# Tag Info

11

The way MFCC's are always used is by feeding them into the classifier. This can be done on a frame-by-frame basis (12x1 vector), or by concatenating (12xN) - same as a spectrogram. Thus for DTW, you must perform the classification by calculating the distance between 12D vectors. It's a Dynamic Time Warping, so the difference must be calculated between ...

9

Why is each window/frame overlapping? Windowing is a means to stationarize signals. Inside a small enough window, you can expect that the properties of the signal chunk do not vary too fast. And you now can use tools well-suited to stationary signals, like Fourier-based techniques. You can imagine non-overlapping rectangular windows, each defining a frame....

8

The i-vectors and x-vectors share the ability to represent speech utterance in a compact way (as a vector of fixed size, regardless of length of the utterance). The extraction algorithms of i-vectors and x-vector are quite different. The x-vector concept is newer and the name of the method is similar to "i-vector" to suggests that this representation can be ...

7

Yes, it's possible to analyse sound the way ears do. For example, you could compute the DFT of a signal continuously using several Goertzel filters. $$y_k[n] = e^{j2\pi k/N} y_k[n-1] + x[n]$$ where $k= 0,1,\ldots, N-1$, so that $y_0$ is the DC or zero frequency term. Of course, this is an unstable filter, so some resetting or forgetting factor is ...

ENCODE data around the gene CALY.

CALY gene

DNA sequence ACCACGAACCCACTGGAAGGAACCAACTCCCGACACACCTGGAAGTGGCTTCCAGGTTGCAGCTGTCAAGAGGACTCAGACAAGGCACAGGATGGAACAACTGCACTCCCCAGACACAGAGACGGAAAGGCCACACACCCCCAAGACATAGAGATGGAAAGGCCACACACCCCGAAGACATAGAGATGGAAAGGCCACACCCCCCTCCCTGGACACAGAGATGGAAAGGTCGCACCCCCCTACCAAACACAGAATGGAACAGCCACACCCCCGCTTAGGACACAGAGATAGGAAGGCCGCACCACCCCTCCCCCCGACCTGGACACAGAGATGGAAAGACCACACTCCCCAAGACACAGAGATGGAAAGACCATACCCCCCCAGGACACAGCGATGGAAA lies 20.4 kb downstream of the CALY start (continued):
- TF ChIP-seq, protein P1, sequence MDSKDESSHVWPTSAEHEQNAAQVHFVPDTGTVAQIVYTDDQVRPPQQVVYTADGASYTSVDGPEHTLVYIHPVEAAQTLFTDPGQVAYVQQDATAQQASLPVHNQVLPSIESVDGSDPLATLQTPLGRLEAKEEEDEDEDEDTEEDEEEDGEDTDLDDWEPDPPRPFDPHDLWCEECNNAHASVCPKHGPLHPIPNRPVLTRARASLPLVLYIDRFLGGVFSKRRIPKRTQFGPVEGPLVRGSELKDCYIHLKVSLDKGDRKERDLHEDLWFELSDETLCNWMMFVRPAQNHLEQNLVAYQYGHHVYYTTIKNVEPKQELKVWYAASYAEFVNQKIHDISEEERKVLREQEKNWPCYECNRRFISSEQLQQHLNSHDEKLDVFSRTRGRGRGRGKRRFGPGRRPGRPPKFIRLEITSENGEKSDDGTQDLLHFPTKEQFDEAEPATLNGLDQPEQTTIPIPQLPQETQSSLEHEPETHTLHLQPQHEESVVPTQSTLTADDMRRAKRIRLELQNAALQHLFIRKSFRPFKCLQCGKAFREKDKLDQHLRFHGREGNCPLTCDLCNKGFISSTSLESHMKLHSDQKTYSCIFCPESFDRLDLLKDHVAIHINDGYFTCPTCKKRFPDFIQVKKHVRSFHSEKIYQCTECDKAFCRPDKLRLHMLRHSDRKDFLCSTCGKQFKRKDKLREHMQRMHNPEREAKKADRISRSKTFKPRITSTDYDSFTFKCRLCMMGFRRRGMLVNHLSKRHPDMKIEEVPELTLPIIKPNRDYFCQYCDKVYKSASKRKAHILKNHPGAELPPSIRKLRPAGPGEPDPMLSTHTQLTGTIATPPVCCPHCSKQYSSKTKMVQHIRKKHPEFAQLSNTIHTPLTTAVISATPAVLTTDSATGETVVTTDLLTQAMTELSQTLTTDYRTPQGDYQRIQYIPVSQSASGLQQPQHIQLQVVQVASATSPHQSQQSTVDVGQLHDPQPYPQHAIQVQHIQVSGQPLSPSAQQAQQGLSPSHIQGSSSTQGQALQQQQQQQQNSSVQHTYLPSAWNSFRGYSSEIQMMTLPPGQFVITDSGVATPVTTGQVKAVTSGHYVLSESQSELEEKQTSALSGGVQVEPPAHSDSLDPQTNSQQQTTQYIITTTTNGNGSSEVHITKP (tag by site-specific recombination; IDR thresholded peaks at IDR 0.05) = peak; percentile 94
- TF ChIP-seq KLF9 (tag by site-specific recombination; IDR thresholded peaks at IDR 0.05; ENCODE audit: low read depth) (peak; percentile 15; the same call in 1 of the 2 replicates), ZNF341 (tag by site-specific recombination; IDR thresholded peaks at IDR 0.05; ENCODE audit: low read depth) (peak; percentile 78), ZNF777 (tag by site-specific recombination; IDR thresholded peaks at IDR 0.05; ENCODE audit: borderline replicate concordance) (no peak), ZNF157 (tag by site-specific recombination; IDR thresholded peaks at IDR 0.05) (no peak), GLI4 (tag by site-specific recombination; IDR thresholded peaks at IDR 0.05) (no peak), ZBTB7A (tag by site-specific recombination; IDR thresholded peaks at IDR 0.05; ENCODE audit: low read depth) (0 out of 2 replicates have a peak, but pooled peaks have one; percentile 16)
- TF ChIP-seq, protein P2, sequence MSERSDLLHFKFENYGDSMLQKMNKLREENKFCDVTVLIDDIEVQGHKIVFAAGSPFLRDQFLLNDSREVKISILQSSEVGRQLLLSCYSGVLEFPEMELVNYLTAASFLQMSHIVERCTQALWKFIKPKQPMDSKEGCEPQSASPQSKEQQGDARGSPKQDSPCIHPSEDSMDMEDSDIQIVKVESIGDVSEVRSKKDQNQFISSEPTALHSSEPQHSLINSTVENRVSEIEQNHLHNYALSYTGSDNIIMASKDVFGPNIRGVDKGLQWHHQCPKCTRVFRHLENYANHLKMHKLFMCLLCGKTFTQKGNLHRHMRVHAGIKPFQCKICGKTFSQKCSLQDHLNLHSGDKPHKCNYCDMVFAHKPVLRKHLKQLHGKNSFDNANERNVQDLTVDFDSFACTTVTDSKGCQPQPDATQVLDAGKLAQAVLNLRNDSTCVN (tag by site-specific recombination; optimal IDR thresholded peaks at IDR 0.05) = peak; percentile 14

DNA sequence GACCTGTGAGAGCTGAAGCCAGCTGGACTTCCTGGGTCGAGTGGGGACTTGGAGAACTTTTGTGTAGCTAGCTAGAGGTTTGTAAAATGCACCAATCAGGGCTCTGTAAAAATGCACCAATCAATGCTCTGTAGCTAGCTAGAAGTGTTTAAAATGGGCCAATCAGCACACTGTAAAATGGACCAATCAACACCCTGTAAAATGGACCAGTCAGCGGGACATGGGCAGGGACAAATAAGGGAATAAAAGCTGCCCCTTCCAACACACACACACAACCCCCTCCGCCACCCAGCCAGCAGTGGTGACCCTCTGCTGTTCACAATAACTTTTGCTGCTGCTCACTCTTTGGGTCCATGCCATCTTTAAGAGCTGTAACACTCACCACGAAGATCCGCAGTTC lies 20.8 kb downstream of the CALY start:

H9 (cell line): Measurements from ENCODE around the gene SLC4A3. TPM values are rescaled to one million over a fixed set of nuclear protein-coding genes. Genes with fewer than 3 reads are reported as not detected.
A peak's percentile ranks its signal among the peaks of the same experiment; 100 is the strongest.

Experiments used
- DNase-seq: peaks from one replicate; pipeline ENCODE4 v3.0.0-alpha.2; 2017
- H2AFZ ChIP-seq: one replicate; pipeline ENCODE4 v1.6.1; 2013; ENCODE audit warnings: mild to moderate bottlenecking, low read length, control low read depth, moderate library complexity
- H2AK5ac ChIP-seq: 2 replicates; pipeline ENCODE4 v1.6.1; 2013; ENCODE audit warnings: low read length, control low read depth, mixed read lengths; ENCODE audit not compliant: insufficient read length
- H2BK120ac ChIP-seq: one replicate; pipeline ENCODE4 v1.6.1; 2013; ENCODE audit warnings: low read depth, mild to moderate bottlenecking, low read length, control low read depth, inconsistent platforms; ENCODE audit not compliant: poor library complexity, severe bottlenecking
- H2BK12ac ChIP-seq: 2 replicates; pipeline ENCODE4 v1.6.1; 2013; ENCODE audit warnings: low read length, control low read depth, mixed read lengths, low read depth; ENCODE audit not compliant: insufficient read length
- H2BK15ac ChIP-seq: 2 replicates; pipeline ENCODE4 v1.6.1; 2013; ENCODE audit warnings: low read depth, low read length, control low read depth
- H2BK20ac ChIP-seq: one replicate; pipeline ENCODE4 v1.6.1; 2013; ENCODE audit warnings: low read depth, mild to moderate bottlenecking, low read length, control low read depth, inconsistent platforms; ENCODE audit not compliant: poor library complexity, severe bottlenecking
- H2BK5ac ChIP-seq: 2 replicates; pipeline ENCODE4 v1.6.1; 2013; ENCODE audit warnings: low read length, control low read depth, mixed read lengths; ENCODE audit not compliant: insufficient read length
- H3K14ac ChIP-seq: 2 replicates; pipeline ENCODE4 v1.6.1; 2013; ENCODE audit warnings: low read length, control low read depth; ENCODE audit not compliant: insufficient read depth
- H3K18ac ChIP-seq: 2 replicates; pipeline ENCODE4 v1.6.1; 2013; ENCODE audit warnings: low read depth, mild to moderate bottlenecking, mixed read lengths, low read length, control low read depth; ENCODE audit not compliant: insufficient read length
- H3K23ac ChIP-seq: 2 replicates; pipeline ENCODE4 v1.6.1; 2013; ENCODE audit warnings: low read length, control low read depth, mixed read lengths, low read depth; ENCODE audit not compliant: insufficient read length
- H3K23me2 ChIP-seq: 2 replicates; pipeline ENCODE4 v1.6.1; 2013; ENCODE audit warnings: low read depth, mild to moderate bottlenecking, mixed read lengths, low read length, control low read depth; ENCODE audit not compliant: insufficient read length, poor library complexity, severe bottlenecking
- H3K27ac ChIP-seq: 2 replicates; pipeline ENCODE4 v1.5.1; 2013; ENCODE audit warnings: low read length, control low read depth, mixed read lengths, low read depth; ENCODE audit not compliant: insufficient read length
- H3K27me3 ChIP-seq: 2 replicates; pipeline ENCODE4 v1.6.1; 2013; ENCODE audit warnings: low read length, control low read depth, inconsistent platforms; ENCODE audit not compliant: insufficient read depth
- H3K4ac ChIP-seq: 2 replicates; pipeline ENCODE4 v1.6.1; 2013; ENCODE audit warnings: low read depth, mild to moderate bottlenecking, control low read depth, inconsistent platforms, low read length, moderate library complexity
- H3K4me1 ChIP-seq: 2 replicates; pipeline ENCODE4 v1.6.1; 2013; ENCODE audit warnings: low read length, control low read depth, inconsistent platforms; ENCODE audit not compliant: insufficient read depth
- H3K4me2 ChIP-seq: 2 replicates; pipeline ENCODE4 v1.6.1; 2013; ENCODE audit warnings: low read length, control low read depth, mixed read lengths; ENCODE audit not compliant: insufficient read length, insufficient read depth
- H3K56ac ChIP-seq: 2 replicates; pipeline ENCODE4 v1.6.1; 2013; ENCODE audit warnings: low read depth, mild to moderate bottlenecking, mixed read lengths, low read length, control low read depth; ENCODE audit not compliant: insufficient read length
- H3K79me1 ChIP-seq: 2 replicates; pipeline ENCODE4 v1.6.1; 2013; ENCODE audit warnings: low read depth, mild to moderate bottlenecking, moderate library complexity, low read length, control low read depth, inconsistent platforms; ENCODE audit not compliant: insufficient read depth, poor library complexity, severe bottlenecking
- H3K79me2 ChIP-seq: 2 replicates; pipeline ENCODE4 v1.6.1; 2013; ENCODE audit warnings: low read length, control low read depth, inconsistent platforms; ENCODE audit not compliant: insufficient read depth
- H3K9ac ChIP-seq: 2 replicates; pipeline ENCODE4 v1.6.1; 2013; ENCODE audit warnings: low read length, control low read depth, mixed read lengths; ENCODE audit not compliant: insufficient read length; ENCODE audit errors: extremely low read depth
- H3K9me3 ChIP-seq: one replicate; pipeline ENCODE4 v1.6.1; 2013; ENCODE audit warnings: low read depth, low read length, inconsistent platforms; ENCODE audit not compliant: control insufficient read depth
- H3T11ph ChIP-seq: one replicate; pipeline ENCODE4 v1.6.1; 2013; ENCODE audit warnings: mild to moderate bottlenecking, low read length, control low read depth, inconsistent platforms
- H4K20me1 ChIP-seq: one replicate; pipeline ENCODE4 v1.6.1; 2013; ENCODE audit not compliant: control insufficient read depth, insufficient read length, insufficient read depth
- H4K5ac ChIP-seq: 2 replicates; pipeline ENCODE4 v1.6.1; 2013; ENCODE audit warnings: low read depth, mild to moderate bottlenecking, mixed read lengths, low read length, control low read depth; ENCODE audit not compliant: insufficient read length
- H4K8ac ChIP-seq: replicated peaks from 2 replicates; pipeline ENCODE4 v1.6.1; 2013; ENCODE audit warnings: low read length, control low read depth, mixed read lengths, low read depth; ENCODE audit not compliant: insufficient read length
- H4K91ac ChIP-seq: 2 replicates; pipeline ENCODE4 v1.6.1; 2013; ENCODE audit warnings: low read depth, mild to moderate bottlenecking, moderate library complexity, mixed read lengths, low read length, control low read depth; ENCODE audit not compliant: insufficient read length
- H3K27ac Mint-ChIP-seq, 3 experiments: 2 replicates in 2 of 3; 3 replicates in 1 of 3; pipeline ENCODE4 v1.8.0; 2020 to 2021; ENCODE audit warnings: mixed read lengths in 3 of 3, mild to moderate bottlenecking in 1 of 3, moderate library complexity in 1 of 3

7

More overlap means you end up with more windows (of a given length) per second of audio. More windows (of a given length) requires more FFTs which requires more MACs or FLOPs which generally requires more processing power. In return, more window overlap provides greater time locality of information (e.g. on average, random transient events are likely ...

6

First of all there is some serious "cheating" in the MFCC reconstruction experiment you linked to: not only the MFCCs are used, but also the voiced/unvoiced bit and the pitch. MFCC are not speaker independent. In fact, they are used for speaker identification/verification tasks! The speaker "idiosyncracies" are both in their prosody (preserved by this ...

6

Researchers from the Johns Hopkins University have recently released a corpus of music, speech, and noise which, according to them, is suitable for training models for voice activity detection and music/speech discrimination. See https://arxiv.org/pdf/1510.08484.pdf for details.